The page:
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SEEING NATURE: October 10, 2015 – January 10, 2016

Seeing Nature, Knowing The World
Landscape in Europe and America, 1600 to Now

October 11, 2 p.m.

John E. Buchanan Jr. Memorial Lecture

Rachael Delue, Associate Professor, Department Of Art & Archaeology, Princeton University

Why paint a landscape? In her lecture, Professor Rachel DeLue considers this question, characterizing the manner in which European and American artists approached the representation of nature as a unique way of seeing and understanding the world. Focusing on works from the Paul G. Allen Family Collection, DeLue discusses how translating nature into pictorial form through paint and canvas, as a geographer would with topographic surveys and maps, provided these artists and their audiences with a way of deriving profound meaning from nature’s infinitely varied phenomena and forms.

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Thin Places
Gardens That Move You

October 22, 6 p.m.

There are some places in this world that captivate and inspire. They nudge us out of our traditional ways of seeing the natural world, giving us a deep sense of the magnitude of being in the present. There is a word for these destinations: thin places, where the boundary between heaven and earth is especially thin. Can gardens be thin places? Landscape architect Richard Hartlage suggests that they can, with thoughtful collaboration and discipline. Hartlage will talk about two significant projects that have changed how he perceives the process of creating exceptional gardens that leave strong emotional impressions, and the ingredients that imbue a place with meaning.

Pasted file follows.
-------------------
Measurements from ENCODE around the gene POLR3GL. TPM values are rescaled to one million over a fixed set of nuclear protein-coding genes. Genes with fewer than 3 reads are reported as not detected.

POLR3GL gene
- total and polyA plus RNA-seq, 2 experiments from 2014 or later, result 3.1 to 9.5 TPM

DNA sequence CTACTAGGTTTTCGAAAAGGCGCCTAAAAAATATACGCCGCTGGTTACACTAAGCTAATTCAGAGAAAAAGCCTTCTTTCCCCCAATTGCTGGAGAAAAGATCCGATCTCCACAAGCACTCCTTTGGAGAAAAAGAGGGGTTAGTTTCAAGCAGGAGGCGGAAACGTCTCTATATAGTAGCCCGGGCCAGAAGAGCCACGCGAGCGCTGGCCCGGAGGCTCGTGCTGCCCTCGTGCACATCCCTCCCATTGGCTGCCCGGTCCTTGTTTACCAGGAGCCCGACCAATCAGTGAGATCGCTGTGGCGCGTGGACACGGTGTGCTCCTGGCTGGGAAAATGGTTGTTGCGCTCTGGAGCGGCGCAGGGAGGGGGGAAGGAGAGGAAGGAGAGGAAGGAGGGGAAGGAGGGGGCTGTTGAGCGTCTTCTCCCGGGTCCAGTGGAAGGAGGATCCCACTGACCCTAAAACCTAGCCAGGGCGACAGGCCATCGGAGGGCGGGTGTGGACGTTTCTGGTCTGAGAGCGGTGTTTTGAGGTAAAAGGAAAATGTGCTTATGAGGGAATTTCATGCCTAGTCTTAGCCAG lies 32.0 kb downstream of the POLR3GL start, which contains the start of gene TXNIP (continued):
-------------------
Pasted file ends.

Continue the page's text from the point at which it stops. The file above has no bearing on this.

This lecture is offered in partnership with the Leach Botanical Garden as part of its 2015 Lecture Series.

The Nature of Seeing
Art, Perception, and the Brain

October 29, 6 p.m.

David Wilson, Director Of The Casey Eye Institute, Oregon Health & Science University

The eyes are the window for the brain. Yet there are many mysteries about how our brains makes sense of what we see and, more specifically, how we perceive art. Join leaders in the field of neuroscience from Oregon Health & Science University in Portland and the Allen Institute for Brain Science in Seattle to investigate the brain science behind visual perception, looking at art, and even the ways our brains are wired to see and experience the natural world.

Presented in partnership with Oregon Health & Science University’s Brain Institute and the Allen Institute for Brain Science.

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Seeing Nature: A Museum Director’s Perspective

December 6, 2 p.m.

Brian Ferriso, The Marilyn H. and Dr. Robert B. Pamplin Jr. Director, Portland Art Museum

As a formally trained plein air landscape painter who studied under the direction of Frank Herbert Mason (1921–2009) from the esteemed Art Students League of New York City, Brian Ferriso will reflect on his art-making perspectives and experiences, and how they informed the organization and curation of the landmark exhibition Seeing Nature: Landscape Masterworks from the Paul G. Allen Family Collection. Ferriso will also provide insights into several key works in the exhibition as well as discuss the five-year journey to bring this major, once-in-a-lifetime exhibition to the Portland Art Museum, the first venue in its national tour.

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